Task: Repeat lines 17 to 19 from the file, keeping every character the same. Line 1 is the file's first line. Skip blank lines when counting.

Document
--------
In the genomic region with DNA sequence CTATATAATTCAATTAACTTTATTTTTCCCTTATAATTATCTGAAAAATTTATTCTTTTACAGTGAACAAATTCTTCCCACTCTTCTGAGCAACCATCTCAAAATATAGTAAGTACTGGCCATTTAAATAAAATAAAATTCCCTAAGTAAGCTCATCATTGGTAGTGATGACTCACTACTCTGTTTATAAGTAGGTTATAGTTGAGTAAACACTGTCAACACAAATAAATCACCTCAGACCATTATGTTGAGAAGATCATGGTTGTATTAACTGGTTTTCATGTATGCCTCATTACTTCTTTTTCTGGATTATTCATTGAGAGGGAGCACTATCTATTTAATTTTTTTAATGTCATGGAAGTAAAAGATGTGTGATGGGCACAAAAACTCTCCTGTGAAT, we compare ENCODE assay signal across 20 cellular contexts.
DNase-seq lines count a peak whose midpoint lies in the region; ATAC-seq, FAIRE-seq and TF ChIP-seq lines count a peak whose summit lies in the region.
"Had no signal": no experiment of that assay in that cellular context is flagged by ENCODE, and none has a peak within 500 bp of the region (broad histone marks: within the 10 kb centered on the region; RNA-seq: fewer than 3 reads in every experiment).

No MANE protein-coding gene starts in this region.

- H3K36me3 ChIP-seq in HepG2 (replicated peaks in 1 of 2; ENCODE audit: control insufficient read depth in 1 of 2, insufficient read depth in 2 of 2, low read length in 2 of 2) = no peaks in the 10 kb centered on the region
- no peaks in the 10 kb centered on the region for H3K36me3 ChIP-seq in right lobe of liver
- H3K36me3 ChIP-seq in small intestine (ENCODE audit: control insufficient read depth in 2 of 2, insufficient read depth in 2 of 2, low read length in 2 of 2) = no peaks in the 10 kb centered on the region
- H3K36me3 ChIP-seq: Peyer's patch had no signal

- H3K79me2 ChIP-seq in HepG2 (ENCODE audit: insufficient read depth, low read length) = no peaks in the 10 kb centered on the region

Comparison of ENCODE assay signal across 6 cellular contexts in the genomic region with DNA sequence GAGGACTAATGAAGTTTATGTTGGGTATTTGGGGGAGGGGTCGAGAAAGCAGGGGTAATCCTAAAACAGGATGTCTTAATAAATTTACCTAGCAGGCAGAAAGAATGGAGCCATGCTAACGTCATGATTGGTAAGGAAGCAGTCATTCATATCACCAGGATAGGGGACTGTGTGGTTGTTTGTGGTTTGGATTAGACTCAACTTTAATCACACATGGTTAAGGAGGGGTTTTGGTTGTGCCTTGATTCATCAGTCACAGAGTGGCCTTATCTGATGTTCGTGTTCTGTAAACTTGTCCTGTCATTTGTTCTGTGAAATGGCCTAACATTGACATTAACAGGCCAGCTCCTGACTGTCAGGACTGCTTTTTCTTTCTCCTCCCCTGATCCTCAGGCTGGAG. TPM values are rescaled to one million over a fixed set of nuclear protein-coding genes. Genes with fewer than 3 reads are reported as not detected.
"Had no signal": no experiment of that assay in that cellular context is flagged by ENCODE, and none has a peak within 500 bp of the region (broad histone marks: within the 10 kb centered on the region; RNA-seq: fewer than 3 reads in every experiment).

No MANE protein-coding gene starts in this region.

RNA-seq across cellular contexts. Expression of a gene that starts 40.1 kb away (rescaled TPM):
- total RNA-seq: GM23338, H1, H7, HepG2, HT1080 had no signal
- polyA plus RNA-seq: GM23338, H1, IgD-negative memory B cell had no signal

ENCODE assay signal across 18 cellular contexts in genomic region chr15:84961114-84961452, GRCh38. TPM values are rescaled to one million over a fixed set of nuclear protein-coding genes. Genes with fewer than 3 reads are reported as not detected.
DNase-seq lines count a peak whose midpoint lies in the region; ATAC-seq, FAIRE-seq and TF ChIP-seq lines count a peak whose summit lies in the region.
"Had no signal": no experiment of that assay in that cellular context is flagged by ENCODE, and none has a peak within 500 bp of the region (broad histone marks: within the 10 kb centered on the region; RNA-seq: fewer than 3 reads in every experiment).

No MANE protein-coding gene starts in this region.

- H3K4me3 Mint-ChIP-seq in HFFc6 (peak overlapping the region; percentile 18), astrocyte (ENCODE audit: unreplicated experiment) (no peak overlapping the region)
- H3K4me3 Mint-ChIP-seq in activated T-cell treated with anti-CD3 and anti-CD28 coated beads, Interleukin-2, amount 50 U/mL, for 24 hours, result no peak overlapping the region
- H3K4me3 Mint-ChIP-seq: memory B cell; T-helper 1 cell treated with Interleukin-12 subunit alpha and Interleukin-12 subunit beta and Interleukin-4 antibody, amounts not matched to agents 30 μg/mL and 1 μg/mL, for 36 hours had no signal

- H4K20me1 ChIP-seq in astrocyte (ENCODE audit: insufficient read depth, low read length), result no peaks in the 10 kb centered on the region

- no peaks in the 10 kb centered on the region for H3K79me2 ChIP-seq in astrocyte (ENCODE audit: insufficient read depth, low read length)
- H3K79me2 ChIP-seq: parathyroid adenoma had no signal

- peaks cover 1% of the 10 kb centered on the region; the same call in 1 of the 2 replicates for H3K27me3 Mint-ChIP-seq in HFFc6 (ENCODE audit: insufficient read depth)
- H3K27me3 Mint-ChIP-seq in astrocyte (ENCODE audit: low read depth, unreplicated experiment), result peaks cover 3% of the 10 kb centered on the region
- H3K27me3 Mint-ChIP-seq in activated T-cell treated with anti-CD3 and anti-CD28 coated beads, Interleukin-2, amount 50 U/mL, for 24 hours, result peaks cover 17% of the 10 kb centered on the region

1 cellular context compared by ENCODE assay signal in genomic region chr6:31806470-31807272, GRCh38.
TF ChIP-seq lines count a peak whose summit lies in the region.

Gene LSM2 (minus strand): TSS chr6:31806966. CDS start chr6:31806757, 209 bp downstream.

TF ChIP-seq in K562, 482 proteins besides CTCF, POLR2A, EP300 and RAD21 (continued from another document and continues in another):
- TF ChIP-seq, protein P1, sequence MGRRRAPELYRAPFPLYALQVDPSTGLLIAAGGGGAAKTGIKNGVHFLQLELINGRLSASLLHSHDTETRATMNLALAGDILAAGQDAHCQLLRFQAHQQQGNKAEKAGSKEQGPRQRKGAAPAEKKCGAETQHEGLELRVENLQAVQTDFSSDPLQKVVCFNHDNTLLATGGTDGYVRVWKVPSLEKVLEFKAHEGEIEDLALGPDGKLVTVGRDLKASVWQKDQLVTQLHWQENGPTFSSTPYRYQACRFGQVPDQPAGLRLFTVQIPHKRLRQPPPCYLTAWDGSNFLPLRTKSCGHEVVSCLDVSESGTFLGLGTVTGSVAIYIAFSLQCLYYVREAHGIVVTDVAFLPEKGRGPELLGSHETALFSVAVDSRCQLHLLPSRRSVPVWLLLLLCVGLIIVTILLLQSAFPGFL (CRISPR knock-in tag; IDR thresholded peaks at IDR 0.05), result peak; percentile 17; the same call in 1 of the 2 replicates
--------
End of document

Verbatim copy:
DNase-seq lines count a peak whose midpoint lies in the region; ATAC-seq, FAIRE-seq and TF ChIP-seq lines count a peak whose summit lies in the region.
"Had no signal": no experiment of that assay in that cellular context is flagged by ENCODE, and none has a peak within 500 bp of the region (broad histone marks: within the 10 kb centered on the region; RNA-seq: fewer than 3 reads in every experiment).

No MANE protein-coding gene starts in this region.